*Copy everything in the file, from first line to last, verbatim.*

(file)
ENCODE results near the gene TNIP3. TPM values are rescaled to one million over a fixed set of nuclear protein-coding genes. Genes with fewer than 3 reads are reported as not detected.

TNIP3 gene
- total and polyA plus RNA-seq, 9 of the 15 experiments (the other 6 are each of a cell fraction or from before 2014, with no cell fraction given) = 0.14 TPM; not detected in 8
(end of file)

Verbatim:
ENCODE results near the gene TNIP3. TPM values are rescaled to one million over a fixed set of nuclear protein-coding genes. Genes with fewer than 3 reads are reported as not detected.

TNIP3 gene
- total and polyA plus RNA-seq, 9 of the 15 experiments (the other 6 are each of a cell fraction or from before 2014, with no cell fraction given) = 0.14 TPM; not detected in 8